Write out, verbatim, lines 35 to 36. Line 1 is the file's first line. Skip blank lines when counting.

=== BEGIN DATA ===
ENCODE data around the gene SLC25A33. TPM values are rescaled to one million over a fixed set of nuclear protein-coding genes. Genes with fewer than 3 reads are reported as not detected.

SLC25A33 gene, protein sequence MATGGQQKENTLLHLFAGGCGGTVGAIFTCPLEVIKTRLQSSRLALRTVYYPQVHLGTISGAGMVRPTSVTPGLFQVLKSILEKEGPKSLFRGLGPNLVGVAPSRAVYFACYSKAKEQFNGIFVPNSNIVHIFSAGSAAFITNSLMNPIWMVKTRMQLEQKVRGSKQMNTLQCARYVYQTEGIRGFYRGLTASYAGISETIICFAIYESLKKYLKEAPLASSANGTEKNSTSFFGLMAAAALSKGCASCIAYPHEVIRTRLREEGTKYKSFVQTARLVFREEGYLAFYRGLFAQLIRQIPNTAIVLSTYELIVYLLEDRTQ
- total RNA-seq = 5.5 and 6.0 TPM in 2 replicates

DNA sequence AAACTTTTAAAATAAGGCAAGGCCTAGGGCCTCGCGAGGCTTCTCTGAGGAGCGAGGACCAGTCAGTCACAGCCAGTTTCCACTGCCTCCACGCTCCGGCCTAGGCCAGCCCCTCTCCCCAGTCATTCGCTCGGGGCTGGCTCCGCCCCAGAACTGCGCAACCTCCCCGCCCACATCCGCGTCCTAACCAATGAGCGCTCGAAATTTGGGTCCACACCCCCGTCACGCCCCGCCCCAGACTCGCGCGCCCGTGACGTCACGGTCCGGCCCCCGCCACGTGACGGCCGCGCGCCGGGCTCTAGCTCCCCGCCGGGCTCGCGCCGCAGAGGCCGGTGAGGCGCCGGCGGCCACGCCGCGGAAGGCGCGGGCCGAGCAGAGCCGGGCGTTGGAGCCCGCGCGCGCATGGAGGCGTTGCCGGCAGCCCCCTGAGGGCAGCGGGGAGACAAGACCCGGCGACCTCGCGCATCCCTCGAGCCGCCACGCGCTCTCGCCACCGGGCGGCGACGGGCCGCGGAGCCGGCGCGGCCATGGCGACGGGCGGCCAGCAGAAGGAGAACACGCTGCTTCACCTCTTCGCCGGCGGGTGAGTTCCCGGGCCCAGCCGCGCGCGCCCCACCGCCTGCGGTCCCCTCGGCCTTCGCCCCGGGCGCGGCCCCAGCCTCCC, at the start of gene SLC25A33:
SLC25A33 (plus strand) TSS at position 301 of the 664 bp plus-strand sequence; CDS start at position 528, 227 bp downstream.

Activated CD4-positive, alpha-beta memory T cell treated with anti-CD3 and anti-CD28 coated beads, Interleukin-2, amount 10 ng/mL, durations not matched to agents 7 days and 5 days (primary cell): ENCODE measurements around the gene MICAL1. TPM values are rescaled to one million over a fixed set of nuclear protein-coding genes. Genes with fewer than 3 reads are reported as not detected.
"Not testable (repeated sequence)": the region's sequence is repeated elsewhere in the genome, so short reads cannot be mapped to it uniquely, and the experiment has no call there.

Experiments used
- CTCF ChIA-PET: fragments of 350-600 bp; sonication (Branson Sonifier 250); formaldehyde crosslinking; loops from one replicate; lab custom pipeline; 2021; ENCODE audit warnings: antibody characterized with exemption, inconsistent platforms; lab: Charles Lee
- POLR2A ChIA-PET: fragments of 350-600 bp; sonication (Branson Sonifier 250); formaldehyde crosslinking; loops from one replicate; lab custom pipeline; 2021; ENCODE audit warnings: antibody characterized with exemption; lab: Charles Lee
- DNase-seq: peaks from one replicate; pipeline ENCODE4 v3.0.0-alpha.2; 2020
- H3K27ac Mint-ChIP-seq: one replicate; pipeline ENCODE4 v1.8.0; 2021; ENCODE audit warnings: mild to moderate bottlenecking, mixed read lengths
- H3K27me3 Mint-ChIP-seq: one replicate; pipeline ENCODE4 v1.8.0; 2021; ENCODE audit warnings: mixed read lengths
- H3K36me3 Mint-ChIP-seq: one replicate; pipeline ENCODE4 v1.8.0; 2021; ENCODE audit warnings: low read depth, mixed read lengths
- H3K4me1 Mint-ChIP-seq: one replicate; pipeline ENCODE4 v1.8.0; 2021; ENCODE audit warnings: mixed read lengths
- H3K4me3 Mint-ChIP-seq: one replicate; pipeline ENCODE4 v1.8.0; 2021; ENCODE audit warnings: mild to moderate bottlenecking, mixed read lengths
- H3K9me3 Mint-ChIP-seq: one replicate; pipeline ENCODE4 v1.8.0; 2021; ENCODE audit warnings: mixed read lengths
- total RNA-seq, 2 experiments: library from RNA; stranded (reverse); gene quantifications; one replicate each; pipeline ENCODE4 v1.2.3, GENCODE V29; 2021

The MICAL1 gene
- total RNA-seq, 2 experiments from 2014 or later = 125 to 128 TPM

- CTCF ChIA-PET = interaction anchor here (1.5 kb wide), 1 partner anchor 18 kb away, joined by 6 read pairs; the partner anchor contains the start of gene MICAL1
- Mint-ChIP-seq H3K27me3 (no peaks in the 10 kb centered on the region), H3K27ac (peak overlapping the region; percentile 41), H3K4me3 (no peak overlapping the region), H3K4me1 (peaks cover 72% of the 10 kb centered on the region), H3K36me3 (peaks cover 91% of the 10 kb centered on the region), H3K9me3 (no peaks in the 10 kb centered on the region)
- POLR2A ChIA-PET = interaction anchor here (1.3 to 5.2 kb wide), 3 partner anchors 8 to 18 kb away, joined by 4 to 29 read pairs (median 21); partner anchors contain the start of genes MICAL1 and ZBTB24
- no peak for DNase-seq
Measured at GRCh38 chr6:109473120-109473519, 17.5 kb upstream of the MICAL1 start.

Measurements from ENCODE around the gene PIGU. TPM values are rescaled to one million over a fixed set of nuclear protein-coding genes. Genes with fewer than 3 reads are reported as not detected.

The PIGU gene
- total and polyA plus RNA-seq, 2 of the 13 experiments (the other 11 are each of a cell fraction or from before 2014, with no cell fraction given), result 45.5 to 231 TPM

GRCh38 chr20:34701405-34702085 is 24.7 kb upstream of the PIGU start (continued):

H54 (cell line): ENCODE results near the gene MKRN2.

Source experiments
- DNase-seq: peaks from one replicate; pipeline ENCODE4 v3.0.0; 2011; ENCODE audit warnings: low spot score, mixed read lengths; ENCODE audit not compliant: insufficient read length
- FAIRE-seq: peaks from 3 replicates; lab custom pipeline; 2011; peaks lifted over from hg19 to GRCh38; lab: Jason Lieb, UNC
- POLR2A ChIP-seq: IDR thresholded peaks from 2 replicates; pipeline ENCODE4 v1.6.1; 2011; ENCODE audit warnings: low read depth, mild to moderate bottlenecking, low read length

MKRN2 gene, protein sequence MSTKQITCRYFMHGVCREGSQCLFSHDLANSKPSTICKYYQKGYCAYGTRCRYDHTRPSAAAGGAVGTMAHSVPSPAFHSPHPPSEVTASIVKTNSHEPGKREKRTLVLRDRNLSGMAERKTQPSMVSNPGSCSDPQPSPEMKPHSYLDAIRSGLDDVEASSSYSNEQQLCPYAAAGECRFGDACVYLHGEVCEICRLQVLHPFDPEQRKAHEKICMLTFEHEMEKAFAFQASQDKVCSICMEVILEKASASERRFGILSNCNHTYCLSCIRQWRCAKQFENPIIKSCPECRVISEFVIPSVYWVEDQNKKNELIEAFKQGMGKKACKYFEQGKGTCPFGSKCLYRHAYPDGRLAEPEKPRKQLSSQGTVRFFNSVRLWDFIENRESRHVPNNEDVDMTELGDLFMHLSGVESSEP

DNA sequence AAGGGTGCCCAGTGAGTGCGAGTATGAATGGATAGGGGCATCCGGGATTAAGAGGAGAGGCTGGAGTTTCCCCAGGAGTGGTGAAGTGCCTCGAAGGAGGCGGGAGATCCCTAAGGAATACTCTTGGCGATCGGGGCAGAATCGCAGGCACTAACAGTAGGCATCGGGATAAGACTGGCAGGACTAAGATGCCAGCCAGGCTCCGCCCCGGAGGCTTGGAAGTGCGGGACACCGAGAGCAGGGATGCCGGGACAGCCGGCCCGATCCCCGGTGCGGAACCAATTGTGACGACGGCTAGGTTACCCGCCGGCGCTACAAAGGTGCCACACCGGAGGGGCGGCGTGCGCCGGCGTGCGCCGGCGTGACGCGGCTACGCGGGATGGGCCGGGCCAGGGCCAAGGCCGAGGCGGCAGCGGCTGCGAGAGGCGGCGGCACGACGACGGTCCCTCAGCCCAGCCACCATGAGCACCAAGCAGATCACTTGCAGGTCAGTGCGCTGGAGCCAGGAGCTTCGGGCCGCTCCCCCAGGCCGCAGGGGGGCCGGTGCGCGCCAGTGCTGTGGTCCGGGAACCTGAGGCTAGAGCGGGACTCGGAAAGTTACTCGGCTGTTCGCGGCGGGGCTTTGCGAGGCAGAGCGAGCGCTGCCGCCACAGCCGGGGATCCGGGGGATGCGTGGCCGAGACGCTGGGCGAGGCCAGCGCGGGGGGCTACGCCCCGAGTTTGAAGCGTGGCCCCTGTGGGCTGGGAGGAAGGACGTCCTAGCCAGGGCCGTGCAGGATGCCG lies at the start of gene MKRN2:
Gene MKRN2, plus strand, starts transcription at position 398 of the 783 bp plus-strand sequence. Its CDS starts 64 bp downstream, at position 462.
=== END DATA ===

MKRN2 gene, protein sequence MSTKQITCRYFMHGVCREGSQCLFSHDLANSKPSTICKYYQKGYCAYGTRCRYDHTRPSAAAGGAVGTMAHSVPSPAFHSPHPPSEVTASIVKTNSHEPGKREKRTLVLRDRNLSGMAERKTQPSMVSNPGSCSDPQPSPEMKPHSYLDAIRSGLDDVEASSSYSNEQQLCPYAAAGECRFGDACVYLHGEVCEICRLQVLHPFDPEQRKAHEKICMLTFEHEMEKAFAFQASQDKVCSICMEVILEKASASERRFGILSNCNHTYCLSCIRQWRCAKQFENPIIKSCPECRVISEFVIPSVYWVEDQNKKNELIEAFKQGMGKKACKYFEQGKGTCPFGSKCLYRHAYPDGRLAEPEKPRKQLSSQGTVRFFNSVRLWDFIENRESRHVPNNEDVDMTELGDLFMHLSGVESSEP

DNA sequence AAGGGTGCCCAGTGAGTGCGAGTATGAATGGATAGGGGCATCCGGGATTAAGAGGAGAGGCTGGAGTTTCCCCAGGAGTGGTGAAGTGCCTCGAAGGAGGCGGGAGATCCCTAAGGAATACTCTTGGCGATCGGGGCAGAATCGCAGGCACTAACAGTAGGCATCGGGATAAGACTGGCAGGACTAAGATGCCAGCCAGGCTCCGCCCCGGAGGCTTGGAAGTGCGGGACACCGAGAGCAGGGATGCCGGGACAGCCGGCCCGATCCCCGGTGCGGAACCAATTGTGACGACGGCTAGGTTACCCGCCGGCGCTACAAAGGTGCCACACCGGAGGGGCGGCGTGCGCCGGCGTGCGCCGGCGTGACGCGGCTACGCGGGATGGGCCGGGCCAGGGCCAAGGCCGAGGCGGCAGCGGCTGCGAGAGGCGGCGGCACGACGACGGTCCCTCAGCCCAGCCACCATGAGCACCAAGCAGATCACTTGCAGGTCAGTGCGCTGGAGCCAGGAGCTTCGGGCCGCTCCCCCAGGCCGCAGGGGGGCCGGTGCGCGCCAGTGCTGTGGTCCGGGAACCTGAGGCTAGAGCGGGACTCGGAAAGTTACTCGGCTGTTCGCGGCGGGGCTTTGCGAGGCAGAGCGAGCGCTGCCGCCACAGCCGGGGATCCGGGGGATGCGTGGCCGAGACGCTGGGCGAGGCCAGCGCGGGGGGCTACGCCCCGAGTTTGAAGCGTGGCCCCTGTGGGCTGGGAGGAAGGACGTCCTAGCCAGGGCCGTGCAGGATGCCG lies at the start of gene MKRN2: